11:00 am

The potential of next-generation sequencing to identify rare SNPs and structural variants

Kees Albers

11:20 am

The utility of family studies to identify causal variants

Douglas Blackwood

11:40 am

Discussion: Leveraging next-generation sequencing in complex disease genetics (RNA-seq, CHiP-seq, Ribo-seq)

  • Strength and weaknesses of arrays and sequencing platformsStrength and weaknesses of targeted re-sequencing and the appropriate reference sequence
  • Anticipated improvements of whole genome sequencing
  • How best to seek gene-environment interactions
  • How to study epigenetic influences in inaccessible tissue (brain)


Benjamin Pickard

12:30 pm





Session 3: Current best practice


1:30 pm

Integrating biological expert knowledge of gene function and disease pathways in GWAS

Hans van Houwelingen

1:50 pm

Integration of genetic, epigenetic and expression data

Mike Nalls

2:10 pm

Practice and outcome of bioinformatics analysis of GWAS data: success and limitations

Patrick Sleiman

3:30 pm

Discussion: Bioinformatics and the pursuit of the silver bullet

  • The importance of epistasis (gene-gene interaction)
    Filtering, wrapping and selecting which method to choose
  • De novo genome assembly benefits and drawbacks
    Non-computational improvements in next-gen sequencing data (paired-end and length increase)
  • Computational infrastructure: are we prepared for the flood?


Silke Szymczak

4:00 pm





Session 4: The road ahead


4:20 pm

Challenges in combining results of Genome Wide Association Studies

Eleazar Eskin

4:40 pm

Few samples with many features – lessons already learned from micro-array analyses

Geoff McLachlan

5:00 pm

Machine Learning for epistasis detection and analysing structured phenotypes

Karsten Borgwardt

5:20 pm

Discussion: Future directions for GWAS analysis with customized machine learning approaches and data integration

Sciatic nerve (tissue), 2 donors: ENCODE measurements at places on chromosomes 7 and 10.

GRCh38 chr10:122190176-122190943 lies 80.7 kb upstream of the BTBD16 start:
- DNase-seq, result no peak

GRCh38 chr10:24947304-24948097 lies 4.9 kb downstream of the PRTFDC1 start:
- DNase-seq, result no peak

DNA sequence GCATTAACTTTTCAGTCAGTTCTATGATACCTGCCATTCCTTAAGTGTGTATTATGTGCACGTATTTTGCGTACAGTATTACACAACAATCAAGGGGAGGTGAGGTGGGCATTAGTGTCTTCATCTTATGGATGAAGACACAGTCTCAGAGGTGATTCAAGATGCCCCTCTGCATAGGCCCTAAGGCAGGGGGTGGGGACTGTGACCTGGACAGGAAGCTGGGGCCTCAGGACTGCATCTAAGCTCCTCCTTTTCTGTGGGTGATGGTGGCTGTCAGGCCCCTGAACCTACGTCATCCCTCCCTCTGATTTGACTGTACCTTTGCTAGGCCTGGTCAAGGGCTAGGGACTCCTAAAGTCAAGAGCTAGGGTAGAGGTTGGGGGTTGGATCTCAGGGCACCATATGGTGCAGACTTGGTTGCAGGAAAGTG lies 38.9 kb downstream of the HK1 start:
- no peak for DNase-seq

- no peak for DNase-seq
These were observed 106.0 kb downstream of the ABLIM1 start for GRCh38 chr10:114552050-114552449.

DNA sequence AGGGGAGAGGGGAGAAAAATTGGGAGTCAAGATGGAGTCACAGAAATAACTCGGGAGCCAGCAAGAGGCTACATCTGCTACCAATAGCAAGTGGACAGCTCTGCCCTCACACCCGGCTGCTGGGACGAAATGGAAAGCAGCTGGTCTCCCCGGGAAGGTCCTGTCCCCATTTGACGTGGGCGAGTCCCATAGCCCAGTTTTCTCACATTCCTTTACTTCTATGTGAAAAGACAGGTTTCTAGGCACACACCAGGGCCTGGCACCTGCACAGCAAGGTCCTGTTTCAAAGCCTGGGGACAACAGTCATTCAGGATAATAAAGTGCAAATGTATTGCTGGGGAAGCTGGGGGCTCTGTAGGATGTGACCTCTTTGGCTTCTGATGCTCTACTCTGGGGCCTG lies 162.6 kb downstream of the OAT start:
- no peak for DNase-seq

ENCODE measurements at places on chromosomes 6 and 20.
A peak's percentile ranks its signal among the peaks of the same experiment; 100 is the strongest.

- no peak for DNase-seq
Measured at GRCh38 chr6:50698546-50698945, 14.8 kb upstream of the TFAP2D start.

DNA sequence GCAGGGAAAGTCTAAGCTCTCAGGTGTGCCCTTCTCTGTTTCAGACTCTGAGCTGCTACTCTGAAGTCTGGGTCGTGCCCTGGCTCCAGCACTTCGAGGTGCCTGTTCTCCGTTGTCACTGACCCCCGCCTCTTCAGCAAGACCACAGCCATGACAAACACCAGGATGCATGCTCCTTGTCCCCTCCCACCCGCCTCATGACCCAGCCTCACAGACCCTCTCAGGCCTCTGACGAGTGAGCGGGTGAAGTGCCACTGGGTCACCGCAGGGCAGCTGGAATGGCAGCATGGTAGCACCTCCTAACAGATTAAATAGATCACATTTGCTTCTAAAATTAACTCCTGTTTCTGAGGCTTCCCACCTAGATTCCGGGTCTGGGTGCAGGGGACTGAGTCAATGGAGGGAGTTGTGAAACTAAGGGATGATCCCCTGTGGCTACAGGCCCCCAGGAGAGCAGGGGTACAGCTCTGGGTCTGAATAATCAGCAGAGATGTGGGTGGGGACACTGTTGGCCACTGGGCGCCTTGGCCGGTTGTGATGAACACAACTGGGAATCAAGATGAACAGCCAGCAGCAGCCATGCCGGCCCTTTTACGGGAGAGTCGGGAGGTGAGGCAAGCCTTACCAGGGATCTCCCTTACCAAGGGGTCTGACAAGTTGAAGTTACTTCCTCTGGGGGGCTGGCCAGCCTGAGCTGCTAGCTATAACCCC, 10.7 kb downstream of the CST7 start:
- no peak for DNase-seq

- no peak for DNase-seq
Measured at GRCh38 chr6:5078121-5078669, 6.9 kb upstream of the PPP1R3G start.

• Signal to noise ratio in public databases
    Selection bias with filter- and wrapper-based feature selectionRobustness and over-fitting control
  • Risks of using "black-box" approaches
  • How to verify the accuracy of our findings


Frank Dudbridge

5:50 pm

Forums Discussion and Wrap-up

Bryan J. Mowry


Details of invited speakers

Bryan J. Mowry (University of Queensland, Brisbane, AU) confirmed
David Balding (University College London, UK) confirmed
Naomi Wray (Queensland Statistical Genetics Laboratories, Brisbane, AU) confirmed
Frank Dudbridge (MRC Biostatistics Unit, Cambridge, UK) confirmed
Peter Holmans (University of Cardiff, UK) confirmed
Kees Albers (Wellcome Trust Sanger Institute, UK) confirmed
Douglas Blackwood (University of Edinburgh, UK) confirmed
Benjamin Pickard (University of Strathclyde, UK) confirmed
Hans van Houwelingen (Leiden University, Netherlands) confirmed
Mike Nalls (Porter Neuroscience Research Center, USA) confirmed
Patrick Sleiman(The Children's Hospital of Philadelphia, USA) confirmed
Silke Szymczak (Universität zu Lübeck, Germany) confirmed
Eleazar Eskin (University of California, USA) confirmed
Geoff McLachlan (University of Queensland, Brisbane, Australia) confirmed
Karsten Borgwardt (Max Planck Institute for Developmental Biology and Max Planck Institute for Biological Cybernetics, Germany) confirmed

Additional information

Please note that this workshop is not overlapping but following the World Congress on Psychiatric Genetics (3-7. Oct 2010)


The online registration has now closed. The registration on the day of the workshop will be at the workshop venue, Informatics Forum (10 Crichton Street Edinburgh EH8 9AB), from 8:30 am.
View ICSC GWAS Workshop in a larger map


Prof. Bryan Mowry
The Queensland Brain Institute
The University of Queensland, Brisbane, Australia

Dr. Denis Bauer
The Queensland Brain Institute
The University of Queensland, Brisbane, Australia

Dr. Jake Gratten
The Queensland Brain Institute
The University of Queensland, Brisbane, Australia


Eppendorf Illumina    



The advertising poster is available here.

Last modified: Thu Oct 14 11:25:02 BST 2010